Pensions - Articles - Cautions against accessing pensions to fund home deposits


Following Pensions Minister, Guy Opperman, suggesting he is interested in ideas as to how to use pensions for a home deposit, Aegon and Iso comment.

  Steven Cameron, Pensions Director at Aegon said: For young people today, saving for retirement may not be front of mind, with COVID-19 related financial difficulties, paying off student debt and getting onto the housing ladder creating more immediate priorities. Buying a home and saving for retirement will be the biggest and most expensive financial commitments for many people, so there will always be political attractions in offering younger people a way of combining the two. We already have the Lifetime ISA which offers a Government top-up provided it’s used for either a first home or retirement.

 “But extending this concept to pensions more widely needs to be thought through very carefully. Once the money has been spent on the house, it’s no longer there for retirement, meaning many people would have to start again on their retirement savings journey. And with workplace pensions also benefitting from employer contributions, it’s important this money is used for its intended purpose.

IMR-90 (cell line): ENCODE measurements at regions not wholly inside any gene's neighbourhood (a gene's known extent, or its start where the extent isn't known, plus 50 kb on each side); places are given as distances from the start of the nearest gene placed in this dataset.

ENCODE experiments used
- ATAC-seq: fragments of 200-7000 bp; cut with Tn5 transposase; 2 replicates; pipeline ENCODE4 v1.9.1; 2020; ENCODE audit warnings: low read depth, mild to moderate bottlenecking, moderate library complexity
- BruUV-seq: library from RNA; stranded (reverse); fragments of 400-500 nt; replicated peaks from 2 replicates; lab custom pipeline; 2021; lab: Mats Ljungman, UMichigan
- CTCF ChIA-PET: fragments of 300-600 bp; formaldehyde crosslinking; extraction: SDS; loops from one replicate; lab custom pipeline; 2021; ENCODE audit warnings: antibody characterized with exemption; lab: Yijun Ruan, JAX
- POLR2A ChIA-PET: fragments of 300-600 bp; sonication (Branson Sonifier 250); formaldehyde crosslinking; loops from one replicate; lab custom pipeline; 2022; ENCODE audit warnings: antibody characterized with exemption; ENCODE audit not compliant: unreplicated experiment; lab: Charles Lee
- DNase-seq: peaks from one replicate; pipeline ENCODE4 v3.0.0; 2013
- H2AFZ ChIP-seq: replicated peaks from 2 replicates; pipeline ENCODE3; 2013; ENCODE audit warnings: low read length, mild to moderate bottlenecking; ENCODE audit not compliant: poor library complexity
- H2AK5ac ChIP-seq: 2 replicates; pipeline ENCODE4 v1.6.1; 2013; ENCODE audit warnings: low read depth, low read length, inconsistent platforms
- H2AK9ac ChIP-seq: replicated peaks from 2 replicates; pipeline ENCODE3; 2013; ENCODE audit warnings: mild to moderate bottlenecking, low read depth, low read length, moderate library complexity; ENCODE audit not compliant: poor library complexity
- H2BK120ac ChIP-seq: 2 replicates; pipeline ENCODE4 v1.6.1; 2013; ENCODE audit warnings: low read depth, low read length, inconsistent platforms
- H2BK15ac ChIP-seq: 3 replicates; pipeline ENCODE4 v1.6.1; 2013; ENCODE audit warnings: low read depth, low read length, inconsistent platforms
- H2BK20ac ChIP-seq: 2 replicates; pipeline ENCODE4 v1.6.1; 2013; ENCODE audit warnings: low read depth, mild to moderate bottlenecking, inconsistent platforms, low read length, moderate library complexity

“The earlier people start saving into a pension the better, as contributions paid in the early years have longest to grow and make the biggest difference to ultimate retirement income. Any decision to grant early access to pensions to fund a house purchase deposit is not for the faint hearted and needs to fully take into consideration the longer-term consequences on retirement funds.
  

 Mike Smedley, Partner at Isio, said: “Robbing Peter to pay Paul might be a tempting vote winner as young people struggle to get on to the property ladder but we would caution against the instant gratification of dipping into pension pots. Pension saving is nowhere near where it needs to be; this kind of ‘it’s ok to dip into the piggy bank’ message risks undermining pension policy and the great success of auto-enrolment in increasing savings and the number of people saving. Moreover, do we really need another incentive for young people to increase their debts and add more fuel to the fire of high property prices? Step away from the pension pot!”
  

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